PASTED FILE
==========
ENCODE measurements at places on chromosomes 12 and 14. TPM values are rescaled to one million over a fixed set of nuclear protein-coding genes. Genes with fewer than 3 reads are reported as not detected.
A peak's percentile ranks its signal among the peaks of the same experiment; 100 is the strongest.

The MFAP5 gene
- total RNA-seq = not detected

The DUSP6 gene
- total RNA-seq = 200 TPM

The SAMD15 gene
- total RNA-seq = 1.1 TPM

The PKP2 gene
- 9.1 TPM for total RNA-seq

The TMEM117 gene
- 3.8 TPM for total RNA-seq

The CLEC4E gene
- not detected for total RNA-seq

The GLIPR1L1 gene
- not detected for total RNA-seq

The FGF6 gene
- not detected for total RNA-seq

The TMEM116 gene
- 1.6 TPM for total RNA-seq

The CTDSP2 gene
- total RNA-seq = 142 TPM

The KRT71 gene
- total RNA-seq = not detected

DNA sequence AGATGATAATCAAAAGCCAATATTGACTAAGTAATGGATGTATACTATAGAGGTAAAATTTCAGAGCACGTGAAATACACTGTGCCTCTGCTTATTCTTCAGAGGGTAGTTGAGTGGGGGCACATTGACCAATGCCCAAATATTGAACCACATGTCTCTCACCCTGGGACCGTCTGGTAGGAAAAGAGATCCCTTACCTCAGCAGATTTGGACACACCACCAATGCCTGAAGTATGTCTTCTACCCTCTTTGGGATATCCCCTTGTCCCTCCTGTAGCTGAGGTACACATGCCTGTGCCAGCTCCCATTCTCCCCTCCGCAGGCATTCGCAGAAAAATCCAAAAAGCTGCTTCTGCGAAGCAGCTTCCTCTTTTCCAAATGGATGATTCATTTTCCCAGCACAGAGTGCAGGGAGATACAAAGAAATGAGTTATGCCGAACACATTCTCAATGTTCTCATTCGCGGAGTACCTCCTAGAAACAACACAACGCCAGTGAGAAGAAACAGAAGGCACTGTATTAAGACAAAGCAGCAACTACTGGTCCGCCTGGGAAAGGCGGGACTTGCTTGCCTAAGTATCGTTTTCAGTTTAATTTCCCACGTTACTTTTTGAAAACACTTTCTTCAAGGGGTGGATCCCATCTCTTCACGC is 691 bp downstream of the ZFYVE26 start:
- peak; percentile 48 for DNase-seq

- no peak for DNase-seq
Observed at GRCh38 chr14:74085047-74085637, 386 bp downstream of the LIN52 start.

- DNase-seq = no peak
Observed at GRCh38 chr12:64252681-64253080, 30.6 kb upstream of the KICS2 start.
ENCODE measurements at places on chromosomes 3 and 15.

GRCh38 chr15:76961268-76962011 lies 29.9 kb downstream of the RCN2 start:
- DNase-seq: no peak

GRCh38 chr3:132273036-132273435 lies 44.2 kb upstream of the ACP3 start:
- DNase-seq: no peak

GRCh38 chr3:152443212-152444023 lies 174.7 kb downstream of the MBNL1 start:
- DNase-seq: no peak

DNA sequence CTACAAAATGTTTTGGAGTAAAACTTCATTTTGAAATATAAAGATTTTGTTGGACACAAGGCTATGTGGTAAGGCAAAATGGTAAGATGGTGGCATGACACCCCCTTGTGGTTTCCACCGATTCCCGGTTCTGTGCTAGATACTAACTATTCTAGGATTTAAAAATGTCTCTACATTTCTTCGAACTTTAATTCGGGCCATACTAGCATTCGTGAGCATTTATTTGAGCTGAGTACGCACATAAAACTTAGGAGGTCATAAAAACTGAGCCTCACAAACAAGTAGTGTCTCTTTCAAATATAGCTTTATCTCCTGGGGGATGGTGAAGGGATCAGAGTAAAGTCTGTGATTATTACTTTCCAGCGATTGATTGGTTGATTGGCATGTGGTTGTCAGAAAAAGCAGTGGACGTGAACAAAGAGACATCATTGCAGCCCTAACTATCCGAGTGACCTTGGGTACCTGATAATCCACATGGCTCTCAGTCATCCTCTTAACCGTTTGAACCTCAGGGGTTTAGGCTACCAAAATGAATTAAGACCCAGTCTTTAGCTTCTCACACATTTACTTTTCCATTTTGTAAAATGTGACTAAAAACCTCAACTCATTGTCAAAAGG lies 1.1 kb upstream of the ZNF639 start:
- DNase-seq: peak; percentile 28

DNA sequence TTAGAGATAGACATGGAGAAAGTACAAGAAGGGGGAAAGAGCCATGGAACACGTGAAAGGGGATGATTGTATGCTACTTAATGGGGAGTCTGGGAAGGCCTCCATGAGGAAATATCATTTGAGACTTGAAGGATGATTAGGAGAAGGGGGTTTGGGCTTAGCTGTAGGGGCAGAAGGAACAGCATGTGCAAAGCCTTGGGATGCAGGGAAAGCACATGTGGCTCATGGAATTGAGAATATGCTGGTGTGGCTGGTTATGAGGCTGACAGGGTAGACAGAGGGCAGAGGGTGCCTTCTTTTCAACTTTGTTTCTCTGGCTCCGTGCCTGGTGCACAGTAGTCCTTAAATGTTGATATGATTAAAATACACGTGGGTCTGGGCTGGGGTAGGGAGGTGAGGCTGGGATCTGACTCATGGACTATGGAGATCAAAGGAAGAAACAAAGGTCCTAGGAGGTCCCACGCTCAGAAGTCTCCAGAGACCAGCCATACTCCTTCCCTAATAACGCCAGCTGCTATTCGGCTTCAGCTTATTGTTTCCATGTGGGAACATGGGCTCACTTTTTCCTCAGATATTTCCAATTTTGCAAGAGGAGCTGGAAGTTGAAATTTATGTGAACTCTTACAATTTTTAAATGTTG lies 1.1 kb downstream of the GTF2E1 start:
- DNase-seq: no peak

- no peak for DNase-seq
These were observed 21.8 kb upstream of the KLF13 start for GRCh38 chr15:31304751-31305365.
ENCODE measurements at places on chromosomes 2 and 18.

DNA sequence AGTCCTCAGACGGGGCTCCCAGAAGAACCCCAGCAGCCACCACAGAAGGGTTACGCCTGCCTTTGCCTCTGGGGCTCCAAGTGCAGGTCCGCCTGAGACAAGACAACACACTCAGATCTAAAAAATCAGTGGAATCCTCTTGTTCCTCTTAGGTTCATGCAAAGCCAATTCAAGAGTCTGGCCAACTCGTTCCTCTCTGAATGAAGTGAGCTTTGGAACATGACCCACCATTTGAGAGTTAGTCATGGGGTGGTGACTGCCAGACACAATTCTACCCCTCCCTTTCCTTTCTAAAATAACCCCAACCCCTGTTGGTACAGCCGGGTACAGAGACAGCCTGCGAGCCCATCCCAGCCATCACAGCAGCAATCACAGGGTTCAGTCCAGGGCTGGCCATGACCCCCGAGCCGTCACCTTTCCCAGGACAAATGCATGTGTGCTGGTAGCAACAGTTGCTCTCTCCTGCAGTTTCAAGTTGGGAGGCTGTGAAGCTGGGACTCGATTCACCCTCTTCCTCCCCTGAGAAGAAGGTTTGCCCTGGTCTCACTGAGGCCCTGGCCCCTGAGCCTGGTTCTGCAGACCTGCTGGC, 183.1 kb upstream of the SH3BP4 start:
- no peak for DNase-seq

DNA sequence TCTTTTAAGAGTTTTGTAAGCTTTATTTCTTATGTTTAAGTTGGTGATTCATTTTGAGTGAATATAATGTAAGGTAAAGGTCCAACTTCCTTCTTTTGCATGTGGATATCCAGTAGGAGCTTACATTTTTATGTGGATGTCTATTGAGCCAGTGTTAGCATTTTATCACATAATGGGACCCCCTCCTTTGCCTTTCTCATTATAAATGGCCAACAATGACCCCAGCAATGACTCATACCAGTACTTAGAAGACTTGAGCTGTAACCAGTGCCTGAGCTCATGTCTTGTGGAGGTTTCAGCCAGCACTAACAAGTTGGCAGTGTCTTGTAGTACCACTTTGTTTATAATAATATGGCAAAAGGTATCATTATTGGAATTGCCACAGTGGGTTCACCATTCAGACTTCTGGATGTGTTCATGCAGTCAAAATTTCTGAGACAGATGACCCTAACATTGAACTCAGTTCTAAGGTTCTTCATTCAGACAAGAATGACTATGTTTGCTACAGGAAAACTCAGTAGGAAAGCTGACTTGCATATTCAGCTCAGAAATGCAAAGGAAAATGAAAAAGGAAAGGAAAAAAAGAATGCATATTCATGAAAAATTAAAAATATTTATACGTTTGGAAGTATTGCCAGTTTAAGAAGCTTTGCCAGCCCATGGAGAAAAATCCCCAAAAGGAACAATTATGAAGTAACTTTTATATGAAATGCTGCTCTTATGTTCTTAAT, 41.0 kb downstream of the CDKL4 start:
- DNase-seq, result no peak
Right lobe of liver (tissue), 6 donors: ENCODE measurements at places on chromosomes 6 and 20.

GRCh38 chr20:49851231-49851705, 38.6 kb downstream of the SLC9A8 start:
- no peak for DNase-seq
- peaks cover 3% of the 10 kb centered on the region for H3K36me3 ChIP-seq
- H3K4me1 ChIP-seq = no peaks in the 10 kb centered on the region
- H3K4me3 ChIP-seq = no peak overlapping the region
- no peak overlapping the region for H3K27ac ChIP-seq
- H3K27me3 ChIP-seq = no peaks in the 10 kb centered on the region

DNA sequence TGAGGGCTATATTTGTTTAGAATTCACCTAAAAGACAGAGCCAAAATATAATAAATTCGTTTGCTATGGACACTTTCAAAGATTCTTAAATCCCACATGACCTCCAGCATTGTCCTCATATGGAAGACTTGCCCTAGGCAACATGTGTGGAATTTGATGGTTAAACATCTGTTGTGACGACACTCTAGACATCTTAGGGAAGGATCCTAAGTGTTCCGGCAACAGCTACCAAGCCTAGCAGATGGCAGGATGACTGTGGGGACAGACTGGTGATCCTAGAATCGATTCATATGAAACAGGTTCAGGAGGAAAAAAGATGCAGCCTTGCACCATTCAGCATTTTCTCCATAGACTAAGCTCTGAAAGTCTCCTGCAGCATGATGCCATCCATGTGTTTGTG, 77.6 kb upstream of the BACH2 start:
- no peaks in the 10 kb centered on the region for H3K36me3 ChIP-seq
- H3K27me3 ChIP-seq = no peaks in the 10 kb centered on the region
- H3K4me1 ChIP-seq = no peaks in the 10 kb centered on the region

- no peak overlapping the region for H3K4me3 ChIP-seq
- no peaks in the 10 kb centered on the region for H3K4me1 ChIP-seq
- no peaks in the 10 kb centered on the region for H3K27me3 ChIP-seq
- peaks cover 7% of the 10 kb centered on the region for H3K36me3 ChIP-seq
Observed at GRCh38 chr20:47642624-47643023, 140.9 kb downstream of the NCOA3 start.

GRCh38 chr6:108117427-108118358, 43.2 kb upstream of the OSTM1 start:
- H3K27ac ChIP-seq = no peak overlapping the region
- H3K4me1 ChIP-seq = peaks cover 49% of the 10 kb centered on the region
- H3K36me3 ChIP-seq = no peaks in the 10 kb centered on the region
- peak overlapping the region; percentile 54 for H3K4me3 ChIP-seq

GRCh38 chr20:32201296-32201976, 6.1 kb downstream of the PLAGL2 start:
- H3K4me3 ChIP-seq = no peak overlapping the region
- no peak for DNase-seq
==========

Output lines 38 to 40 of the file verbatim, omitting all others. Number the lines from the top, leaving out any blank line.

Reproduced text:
DNA sequence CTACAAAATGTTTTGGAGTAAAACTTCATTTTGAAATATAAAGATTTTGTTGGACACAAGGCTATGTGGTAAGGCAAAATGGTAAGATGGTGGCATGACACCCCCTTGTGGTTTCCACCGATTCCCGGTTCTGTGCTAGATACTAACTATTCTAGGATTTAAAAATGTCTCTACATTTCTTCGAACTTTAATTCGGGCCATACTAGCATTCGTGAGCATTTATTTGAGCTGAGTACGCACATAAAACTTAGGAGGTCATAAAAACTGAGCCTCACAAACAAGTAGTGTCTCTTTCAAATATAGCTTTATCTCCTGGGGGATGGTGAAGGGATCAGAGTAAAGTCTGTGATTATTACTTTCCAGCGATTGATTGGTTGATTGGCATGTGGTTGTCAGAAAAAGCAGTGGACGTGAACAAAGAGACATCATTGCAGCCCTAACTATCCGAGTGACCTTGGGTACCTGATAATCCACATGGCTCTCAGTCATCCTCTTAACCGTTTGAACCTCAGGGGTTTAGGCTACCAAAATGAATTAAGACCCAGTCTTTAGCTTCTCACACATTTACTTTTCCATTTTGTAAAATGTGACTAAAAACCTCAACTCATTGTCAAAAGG lies 1.1 kb upstream of the ZNF639 start:
- DNase-seq: peak; percentile 28

DNA sequence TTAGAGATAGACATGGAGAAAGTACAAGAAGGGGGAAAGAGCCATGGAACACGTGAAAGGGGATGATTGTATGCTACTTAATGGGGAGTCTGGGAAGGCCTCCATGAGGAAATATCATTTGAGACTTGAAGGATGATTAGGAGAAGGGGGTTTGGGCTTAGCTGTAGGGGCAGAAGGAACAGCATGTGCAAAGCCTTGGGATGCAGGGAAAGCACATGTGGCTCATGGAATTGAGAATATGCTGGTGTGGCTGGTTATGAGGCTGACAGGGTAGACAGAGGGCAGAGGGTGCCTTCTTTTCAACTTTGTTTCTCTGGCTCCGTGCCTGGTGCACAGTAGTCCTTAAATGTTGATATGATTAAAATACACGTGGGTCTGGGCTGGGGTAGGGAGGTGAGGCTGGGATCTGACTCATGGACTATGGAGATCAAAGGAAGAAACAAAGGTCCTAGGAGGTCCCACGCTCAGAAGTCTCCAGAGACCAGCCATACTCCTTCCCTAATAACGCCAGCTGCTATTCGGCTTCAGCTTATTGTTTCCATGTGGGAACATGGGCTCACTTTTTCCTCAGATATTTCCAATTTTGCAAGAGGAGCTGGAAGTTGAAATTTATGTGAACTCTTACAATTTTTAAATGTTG lies 1.1 kb downstream of the GTF2E1 start: